‘We Essentially Cook Ourselves’ if We Don’t Fix Air Conditioning, Major UN Report Warns

We need more of these, but we need them to be climate-friendly.
We need more of these, but we need them to be climate-friendly.
Photo: Dirk Waem (Getty Images)

A new United Nations report shows why it’s crucial to clean up air conditioning. In fact, the authors found that switching over to energy-efficient and climate-friendly air conditioning units could save the world up to 460 billion tons of greenhouse gas emissions over the course of the next 40 years. For context, that’s roughly eight times the amount of greenhouse gases the entire world emitted in 2018.

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“If we deal with cooling wrong, we essentially cook ourselves,” Gabrielle Dreyfus, the cool efficiency program manager at the Institute for Governance and Sustainable Development, said on a press call.

Cooling technology plays many important roles in our global society. The report estimates that worldwide, 3.6 billion cooling appliances, including refrigerators, freezers, and air conditioning units, are in use. As the climate crisis warms the planet, access to air conditioning will become all the more important. In the U.S., more people die from heat each year than any other form of extreme weather. The report shows that if cooling units were provided to everybody who needs them—not just those who can afford them—the world would need up to 14 billion units by 2050. But the way they’re made right now, air conditioners are emitting tons of greenhouse gases that heat up the planet.

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In the 1980s, scientists around the world realized that chlorofluorocarbons (CFCs)—the chemicals used as refrigerants for air conditioners, aerosol sprays, refrigerators, freezers—were depleting the Earth’s ozone layer, which blocks the sun’s damaging ultraviolet rays. To remedy that, in 1987, governments got together to pass an international treaty called the Montreal Protocol, under which they pledged to stop using the harmful refrigerants.

For the most part, air conditioner producers aren’t using CFCs anymore. The problem is, they’ve replaced them with industrial chemicals called hydrofluorocarbons (HFCs) that warm the planet up to 11,700 times more than carbon dioxide. That means air conditioning could make climate change much, much worse, forcing more people to turn to air conditioning, and creating an unfortunate feedback loop unless world leaders help break the cycle.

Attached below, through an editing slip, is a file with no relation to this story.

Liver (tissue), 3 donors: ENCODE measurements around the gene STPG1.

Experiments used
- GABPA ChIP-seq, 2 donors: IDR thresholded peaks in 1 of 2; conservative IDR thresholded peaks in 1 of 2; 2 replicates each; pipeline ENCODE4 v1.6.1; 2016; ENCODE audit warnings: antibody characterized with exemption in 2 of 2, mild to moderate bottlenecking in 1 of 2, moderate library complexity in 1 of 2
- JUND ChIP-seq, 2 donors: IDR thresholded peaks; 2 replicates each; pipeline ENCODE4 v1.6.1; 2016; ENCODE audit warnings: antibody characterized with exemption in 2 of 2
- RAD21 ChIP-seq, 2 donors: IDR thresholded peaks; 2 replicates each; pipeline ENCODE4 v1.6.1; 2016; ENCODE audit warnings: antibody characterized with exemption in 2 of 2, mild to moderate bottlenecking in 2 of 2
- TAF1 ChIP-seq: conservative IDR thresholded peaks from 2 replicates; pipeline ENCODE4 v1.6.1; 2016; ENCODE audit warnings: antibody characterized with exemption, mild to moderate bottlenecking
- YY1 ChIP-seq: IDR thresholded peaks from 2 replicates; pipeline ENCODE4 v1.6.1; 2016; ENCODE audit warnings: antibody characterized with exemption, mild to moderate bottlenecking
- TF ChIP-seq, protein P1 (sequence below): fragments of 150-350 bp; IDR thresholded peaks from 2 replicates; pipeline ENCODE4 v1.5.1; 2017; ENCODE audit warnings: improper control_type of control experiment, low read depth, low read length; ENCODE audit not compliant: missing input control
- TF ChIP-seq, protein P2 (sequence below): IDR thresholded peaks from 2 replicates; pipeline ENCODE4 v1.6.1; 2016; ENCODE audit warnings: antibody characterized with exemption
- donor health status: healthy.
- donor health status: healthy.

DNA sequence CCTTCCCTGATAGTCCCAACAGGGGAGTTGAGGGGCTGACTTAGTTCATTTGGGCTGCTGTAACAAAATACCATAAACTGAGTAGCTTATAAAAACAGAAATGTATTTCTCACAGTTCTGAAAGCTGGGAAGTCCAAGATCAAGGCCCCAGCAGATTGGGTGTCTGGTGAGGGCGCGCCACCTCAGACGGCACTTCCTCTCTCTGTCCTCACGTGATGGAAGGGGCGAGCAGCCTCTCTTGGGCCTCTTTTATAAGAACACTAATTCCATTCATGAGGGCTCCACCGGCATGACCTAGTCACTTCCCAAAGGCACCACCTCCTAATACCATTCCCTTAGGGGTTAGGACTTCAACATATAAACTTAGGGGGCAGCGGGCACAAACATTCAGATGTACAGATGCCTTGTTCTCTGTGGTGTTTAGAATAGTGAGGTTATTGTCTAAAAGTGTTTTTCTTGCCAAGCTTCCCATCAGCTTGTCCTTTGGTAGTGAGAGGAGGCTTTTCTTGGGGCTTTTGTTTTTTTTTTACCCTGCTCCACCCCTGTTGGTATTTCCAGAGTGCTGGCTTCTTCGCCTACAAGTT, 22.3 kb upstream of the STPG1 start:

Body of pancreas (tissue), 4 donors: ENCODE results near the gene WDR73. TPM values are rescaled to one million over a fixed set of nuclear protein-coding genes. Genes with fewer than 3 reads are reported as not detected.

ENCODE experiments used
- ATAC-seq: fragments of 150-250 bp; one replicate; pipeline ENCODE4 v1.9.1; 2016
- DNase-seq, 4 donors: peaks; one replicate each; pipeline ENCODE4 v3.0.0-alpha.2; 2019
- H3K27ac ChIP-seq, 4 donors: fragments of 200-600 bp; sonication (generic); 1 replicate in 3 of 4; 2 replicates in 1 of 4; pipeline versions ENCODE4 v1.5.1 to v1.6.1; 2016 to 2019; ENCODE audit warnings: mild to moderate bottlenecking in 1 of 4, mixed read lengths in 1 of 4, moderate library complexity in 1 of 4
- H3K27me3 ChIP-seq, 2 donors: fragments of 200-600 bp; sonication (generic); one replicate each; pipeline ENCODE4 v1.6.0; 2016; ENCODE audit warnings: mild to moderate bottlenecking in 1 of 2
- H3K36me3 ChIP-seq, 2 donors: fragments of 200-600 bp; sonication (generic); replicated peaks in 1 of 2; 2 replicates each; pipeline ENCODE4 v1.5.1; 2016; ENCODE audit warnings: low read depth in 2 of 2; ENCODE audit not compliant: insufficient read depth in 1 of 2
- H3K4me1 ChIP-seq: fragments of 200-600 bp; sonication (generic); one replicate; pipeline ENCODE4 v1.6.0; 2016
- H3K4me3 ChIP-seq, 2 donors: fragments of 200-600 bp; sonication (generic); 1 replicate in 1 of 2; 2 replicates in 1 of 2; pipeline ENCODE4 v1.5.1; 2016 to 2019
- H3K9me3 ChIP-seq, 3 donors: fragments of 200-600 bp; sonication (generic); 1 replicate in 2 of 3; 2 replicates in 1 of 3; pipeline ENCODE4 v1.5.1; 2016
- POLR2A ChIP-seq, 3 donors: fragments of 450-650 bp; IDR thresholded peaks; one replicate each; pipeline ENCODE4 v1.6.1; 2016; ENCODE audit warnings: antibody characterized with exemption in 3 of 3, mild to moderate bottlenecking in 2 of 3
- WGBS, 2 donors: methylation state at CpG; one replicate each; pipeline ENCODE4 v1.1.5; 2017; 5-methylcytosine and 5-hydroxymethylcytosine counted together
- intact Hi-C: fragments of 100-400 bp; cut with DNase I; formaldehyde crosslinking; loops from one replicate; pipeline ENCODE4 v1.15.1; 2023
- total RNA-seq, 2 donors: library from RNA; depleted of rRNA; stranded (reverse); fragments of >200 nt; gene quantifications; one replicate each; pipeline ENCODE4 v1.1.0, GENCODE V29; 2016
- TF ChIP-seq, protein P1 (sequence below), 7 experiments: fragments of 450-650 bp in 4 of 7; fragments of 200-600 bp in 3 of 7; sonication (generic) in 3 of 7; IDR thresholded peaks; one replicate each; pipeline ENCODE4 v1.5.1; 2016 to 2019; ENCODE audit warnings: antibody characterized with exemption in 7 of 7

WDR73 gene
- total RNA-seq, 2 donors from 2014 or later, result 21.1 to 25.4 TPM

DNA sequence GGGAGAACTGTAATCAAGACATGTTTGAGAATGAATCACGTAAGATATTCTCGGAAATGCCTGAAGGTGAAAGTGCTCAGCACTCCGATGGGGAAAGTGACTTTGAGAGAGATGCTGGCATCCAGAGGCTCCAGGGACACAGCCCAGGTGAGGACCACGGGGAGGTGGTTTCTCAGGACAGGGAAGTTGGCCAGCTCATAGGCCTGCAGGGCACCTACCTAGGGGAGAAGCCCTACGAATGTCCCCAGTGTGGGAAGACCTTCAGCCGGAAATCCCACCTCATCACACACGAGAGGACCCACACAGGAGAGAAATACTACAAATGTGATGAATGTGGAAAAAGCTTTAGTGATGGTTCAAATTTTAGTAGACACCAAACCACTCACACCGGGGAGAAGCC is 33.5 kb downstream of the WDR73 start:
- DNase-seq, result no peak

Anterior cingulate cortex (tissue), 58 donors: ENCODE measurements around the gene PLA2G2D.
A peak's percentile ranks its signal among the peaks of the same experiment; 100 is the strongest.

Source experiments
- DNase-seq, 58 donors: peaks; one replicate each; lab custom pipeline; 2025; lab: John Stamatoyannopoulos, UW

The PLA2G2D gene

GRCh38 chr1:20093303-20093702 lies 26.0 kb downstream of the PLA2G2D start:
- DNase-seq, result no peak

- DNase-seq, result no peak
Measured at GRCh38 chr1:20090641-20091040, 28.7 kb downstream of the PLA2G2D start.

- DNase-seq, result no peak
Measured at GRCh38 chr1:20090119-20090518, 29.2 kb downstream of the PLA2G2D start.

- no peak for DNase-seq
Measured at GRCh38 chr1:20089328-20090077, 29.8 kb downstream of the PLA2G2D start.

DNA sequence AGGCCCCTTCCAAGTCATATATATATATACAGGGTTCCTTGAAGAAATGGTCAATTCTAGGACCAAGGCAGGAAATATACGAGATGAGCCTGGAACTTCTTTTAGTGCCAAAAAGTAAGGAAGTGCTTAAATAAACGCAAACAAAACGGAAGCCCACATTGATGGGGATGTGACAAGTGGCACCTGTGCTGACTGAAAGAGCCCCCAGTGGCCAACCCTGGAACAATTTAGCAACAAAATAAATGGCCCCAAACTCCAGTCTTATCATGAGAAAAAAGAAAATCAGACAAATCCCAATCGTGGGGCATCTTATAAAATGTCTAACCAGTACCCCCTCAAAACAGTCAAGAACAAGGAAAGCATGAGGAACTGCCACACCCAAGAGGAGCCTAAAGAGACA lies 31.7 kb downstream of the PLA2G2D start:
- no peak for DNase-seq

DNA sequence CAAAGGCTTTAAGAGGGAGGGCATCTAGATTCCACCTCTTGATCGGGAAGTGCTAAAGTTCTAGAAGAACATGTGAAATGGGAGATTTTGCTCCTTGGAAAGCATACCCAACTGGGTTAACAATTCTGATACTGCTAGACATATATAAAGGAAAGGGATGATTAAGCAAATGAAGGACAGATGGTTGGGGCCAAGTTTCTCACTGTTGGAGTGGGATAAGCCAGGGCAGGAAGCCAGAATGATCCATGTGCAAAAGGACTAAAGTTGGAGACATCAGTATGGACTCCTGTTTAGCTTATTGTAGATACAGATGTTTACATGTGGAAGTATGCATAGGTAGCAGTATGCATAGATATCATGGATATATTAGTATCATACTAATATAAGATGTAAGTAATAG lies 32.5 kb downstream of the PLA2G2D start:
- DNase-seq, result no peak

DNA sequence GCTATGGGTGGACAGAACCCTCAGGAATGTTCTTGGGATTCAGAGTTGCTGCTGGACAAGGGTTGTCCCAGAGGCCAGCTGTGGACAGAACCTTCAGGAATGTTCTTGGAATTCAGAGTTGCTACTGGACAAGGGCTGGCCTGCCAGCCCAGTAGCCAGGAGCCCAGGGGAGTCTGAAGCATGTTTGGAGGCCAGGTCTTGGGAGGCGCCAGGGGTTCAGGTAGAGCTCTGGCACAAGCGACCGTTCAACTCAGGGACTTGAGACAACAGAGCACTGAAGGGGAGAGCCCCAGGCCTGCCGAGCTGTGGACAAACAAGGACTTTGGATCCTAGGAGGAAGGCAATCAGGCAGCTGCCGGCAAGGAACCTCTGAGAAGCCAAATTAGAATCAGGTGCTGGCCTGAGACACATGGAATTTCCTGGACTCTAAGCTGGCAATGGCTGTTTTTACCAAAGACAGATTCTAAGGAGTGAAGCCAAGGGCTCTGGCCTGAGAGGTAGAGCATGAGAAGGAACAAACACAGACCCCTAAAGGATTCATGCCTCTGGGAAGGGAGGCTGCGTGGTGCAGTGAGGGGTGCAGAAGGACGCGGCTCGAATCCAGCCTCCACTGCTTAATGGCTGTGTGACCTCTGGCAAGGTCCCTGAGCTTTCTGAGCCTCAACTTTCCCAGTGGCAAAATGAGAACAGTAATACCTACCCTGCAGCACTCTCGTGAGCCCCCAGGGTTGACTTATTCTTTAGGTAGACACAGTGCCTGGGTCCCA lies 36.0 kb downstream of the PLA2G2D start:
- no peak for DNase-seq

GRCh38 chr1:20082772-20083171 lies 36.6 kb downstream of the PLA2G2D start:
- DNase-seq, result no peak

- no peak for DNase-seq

Last year, governments adopted the Kigali Amendment to the Montreal Protocol, under which they agreed to phase out the use of HFCs. Doing so could avoid as much as 0.7 degrees Fahrenheit (0.4 degrees Celsius) of global warming if it were adopted universally. As of this week, that amendment has been ratified by 100 countries. But 95 countries around the world still haven’t signed onto the amendment, including major greenhouse gas emitters like the U.S., India and China.

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We have the technology to make air conditioners work way more efficiently by switching to more sustainable chemical refrigerants that not only reduce HFCs but carbon dioxide and black carbon emissions and require less energy. The report estimates that doubling the efficiency of air conditioners by 2050 could save us the use of 1,300 gigawatts of electricity around the world. That’s the equivalent of all the coal-fired power generation capacity in 2018 in China and India combined.

Since power also costs money, energy efficient air conditioning is also a great idea economically. Globally, doubling the energy efficiency of air conditioners could save up to $2.9 trillion by 2050. To get there, the report urges all countries to ratify the Kigali Amendment and adopt national plans to change how cooling devices are made.

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It also calls for countries to promote the construction of well-insulated, energy efficient buildings, as well as the integration of low-tech cooling options like green roofs and tree shading, to reduce the need for these technologies. That could also bring cost savings, not only for governments and developers, but also for low-income people. In the U.S., low-income housing is disproportionately energy inefficient, and as a result, poor people of color face far higher energy bills.

What’s clear is something needs to change. Cooling technology serves endless important functions around the globe. It protects people from extreme heat, increases how long food stays fresh, and is even necessary to store vaccines and other medical products. Getting rid of air conditioning isn’t an option, but given the scale of the climate crisis, neither is refusing to clean it up.

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Staff writer, Earther

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DISCUSSION

toyotaboy02
joe zenkus

It’s not just the coolants themselves, it’s the fact that nearly every home is using central air (so your cooling your entire house even though you are likely only in one room). Not saying you shouldn’t cool other rooms (you probably want your kitchen / bathroom cool while you’re in the living room), but you don’t need to cool 3 bedrooms and 2 bathrooms upstairs if you’re downstairs all day. This is why a split duct system is so much better (but it’s a lot of cost).

The BEST way would be to dig a trench about 10 feet below the ground and simply suck that 58F air from the ground and cool your home for the cost of running a fan (but obviously not everyone has the land for that). This farmer does exactly that not only for his house but his greenhouse